In May 1997, after approximately five years of extradition proceedings in Canada, petitioner was extradited. Pet. App. 2a. The extradition was authorized on both the federal and state charges, based on a stipulation by the State of Florida that it would not seek the death penalty for the murder charge. Gov't C.A. Br. 5-6.

3. On July 25, 1997, pursuant to a plea agreement, petitioner pleaded guilty in federal district court to the marijuana conspiracy and firearm offenses charged in the federal indictment. The plea agreement specifically recited that petitioner was exposed to up to 40 years' imprisonment for the marijuana conspiracy charge under 21 U.S.C. 841(b)(1)(B) and to a consecutive five years' imprisonment for the firearm charge. Gov't C.A. Br. 6-7. At the plea hearing, the government filed a document entitled "Factual Basis For Plea," and petitioner acknowledged that the government could pre-sent evidence showing that the drug conspiracy entailed far more than the 100 kilogram threshold to invoke that penalty provision. Id. at 7. The acknowledged testimony also established petitioner's guilt of Cryer's murder. Id. at 8-11.

The district court had the factual basis for the plea read into the record. Gov't C.A. Br. 13. Under oath, petitioner acknowledged that the stated facts were true, except that there were some items of which he had no knowledge. Ibid. He admitted his guilt of the federal charges, but declined to address his culpability for Cryer's murder. Ibid. Petitioner specifically acknowledged that he understood the penalties to which he was exposed. Ibid.

The presentence report (PSR) recommended a base offense level of 28, based upon 1,100 pounds of marijuana and one kilogram of cocaine that were involved in the conspiracy offense and other relevant conduct. Gov't C.A. Br. 14. The PSR also recommended a two-level upward adjustment for obstruction of justice and denial of any credit for acceptance of responsibility. Id. at 13-14. The district court overruled petitioner's objections to the PSR and found the PSR to be accurate, with the exception of the cocaine allegation, which was deleted at the government's request. Id. at 19. The court found that the sentencing range was 151-188 months' imprisonment. Ibid. The court granted the government's request for an upward departure based on Cryer's murder in connection with the drug trafficking conspiracy. Ibid. It imposed a sentence of 300 months' imprisonment for the drug conspiracy offense and a consecutive 60 months' imprisonment for the firearm offense. Ibid. The court rejected petitioner's claims that the terms of his extradition and the doctrine of specialty precluded the court's consideration at sentencing of either the murder or quantities of marijuana sent from Texas to Louisiana (rather than Florida) as part of the conspiracy. Id. at 14-15, 19.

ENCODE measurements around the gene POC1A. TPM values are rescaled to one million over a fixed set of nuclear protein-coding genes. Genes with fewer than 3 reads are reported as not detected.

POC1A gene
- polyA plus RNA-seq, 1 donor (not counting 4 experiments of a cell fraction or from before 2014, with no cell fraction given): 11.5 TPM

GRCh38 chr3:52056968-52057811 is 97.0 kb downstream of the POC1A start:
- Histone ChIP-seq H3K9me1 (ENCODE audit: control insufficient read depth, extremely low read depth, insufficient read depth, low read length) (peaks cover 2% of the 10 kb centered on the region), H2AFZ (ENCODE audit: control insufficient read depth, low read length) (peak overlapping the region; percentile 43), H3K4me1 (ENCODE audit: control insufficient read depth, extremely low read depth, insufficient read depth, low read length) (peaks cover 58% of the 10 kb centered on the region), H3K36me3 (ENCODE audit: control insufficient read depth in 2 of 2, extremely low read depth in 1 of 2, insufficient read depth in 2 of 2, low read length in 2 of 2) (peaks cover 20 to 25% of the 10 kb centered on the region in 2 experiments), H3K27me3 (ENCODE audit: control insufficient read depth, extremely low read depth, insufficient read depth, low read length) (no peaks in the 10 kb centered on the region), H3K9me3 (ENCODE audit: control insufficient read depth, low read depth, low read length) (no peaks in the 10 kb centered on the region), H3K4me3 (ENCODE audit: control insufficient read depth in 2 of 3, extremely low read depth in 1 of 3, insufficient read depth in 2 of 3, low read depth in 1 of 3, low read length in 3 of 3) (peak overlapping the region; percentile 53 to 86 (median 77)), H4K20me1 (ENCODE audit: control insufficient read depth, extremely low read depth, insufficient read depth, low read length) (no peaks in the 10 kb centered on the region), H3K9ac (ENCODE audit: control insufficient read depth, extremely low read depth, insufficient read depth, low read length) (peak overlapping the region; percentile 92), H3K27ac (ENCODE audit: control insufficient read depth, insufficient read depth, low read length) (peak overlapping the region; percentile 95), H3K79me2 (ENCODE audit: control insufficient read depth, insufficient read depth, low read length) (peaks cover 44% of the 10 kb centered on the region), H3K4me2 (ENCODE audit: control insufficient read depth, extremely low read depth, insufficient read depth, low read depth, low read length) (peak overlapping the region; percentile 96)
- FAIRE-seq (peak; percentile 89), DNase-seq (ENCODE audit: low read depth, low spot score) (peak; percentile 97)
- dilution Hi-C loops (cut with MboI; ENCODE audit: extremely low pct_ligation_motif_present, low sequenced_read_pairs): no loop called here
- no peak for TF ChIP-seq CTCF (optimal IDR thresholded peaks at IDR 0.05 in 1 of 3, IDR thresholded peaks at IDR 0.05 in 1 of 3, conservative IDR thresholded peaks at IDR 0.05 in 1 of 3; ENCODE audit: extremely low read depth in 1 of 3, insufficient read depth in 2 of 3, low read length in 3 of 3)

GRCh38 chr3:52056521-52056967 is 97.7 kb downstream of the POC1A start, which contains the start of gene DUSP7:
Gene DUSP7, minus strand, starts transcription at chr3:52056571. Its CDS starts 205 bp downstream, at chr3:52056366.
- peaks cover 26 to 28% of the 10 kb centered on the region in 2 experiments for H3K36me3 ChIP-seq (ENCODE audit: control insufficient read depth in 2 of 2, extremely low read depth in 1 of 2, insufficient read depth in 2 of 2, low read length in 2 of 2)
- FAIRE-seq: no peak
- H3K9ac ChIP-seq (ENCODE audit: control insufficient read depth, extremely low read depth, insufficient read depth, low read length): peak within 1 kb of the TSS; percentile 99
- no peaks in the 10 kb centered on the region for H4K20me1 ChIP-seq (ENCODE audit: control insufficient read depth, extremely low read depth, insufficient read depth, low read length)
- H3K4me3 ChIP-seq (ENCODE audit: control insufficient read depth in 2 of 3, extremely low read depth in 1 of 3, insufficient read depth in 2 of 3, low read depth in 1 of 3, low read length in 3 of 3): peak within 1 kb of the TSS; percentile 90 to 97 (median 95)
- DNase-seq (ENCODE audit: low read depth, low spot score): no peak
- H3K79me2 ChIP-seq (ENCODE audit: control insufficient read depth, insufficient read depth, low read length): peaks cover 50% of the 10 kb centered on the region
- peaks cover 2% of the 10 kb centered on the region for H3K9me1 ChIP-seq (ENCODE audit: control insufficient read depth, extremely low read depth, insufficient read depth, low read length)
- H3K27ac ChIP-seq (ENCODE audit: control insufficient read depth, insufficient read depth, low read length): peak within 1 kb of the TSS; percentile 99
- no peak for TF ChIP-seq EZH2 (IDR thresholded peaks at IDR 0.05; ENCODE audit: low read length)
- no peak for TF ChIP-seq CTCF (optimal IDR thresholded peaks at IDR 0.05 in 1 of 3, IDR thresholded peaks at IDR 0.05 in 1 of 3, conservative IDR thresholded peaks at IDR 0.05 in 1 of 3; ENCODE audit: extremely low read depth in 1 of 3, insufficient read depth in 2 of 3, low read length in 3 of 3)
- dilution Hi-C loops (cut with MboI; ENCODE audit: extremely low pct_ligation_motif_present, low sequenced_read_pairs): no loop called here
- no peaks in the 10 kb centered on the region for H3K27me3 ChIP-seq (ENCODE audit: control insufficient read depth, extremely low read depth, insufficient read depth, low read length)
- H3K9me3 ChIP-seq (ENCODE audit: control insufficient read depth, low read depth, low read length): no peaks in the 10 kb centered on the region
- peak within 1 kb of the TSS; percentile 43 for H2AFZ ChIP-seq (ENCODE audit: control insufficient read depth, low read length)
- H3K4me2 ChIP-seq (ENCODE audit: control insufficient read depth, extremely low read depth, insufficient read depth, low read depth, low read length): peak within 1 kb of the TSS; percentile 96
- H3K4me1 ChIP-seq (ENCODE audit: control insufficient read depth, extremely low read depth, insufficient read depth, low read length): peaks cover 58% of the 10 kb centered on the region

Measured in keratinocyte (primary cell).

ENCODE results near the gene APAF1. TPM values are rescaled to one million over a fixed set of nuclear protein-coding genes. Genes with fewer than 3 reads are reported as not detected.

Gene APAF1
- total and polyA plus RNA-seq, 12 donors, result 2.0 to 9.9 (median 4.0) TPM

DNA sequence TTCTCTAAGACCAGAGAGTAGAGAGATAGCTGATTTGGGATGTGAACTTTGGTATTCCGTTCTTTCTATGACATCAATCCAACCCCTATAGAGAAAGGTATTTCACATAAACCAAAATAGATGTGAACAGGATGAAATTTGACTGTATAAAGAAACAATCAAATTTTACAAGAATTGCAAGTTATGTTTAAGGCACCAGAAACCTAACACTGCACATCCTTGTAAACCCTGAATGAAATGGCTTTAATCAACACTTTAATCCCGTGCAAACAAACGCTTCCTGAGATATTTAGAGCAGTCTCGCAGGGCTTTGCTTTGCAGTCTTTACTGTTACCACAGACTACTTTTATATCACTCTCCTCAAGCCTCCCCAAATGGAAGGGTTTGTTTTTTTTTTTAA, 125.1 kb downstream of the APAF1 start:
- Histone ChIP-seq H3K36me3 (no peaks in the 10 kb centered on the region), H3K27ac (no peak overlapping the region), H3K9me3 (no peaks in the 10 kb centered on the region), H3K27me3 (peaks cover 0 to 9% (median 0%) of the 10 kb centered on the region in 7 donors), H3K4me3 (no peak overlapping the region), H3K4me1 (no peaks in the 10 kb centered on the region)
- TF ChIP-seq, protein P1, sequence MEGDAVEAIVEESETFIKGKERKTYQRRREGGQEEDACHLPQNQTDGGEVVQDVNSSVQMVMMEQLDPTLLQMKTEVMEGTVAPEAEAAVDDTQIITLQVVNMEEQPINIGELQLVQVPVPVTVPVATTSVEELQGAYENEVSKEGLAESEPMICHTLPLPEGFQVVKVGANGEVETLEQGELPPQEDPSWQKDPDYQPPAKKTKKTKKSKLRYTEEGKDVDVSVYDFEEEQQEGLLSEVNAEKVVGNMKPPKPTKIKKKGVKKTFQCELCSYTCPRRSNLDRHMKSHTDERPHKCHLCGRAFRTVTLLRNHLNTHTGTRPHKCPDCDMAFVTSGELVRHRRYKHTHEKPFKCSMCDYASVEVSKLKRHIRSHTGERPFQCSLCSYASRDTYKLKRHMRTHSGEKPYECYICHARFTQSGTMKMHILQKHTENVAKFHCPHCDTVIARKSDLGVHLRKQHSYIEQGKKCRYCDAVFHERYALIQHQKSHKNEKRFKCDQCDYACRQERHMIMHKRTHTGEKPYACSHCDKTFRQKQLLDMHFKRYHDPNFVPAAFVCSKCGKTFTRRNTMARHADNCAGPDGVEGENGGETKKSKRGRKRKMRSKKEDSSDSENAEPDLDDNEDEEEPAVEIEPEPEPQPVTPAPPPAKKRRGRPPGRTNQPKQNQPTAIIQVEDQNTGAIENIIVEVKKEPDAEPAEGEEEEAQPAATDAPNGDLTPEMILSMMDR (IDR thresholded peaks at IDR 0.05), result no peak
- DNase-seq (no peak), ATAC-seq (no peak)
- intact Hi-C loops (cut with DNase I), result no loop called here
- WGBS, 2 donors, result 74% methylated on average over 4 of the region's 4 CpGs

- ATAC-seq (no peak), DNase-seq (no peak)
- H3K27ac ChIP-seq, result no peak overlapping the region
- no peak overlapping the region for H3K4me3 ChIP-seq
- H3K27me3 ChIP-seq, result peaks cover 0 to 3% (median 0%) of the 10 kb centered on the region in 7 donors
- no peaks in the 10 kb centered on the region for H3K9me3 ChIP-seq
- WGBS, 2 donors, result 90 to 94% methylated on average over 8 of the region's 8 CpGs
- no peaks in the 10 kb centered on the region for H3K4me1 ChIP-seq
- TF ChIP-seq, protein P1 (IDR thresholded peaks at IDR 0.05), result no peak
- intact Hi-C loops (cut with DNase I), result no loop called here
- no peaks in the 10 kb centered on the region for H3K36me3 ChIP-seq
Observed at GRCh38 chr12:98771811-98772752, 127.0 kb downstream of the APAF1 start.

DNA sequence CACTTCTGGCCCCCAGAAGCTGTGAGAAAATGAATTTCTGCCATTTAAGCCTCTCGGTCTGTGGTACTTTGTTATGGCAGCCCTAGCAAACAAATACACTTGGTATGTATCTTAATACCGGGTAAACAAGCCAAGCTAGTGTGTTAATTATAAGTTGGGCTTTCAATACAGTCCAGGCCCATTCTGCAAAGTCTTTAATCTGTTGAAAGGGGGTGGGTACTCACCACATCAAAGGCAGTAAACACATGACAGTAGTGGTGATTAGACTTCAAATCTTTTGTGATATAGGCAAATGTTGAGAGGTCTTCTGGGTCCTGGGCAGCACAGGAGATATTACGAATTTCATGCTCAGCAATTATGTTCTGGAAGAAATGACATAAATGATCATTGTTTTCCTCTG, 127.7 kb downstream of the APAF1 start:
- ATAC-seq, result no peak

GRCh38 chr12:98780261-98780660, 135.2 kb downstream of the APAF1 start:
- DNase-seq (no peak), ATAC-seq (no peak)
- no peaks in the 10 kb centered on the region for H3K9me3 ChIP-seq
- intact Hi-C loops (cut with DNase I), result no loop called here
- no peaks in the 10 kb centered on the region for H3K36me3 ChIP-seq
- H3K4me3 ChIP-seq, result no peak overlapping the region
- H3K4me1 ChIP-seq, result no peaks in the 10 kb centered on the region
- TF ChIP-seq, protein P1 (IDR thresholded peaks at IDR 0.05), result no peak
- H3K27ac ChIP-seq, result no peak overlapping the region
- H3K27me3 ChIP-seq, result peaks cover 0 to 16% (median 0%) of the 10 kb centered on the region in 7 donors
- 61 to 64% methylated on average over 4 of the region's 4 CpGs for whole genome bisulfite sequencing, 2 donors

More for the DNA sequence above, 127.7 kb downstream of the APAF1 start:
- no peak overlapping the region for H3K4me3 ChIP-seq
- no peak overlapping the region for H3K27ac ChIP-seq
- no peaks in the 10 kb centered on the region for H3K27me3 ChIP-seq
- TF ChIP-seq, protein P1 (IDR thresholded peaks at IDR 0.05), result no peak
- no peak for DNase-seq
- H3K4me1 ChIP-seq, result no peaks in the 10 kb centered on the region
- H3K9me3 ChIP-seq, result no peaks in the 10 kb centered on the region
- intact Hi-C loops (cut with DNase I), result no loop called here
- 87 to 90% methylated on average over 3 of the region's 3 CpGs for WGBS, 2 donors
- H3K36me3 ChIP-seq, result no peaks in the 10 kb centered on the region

On October 9, shortly after the federal sentencing, petitioner pleaded guilty to second degree murder in Florida state court, pursuant to a plea agreement, and was sentenced to 17 years' imprisonment, to run concurrently with the federal sentence. Pet. 3. At the time the federal district court imposed its sentence, it was aware of petitioner's intent to plead guilty to the state murder charge. Gov't C.A. Br. 14 & n.1.

4. The court of appeals affirmed the district court's sentence. Pet. App. 1a-9a. It rejected petitioner's claim that the conditions of petitioner's extradition precluded the district court from considering as relevant conduct or as grounds for departure either the murder or the shipments of marijuana from Texas to Louisiana, for which petitioner was responsible. Id. at 3a-5a. The court recognized that the "doctrine of specialty" protected an extradited person from being prosecuted or punished "for an offense other than that for which extradition has been granted." Id. at 3a. But it held that the rule was not violated in this case, because petitioner was prosecuted, convicted, and punished only for the offenses for which extradition was granted. Id. at 5a. The court ruled that, when it extradited petitioner, "Canada was well aware of the additional conduct ascribed to [petitioner] and has acquiesced to the procedure by which such conduct is considered in sentencing." Id. at 4a. (The court had been advised in the briefing that the Canadian Government had been consulted in petitioner's case and that it had no objection to the district court's consideration of the various facts and circumstances at sentencing. See Gov't C.A. Br. 32-33.) In any event, the court of appeals held that "[t]he question must be resolved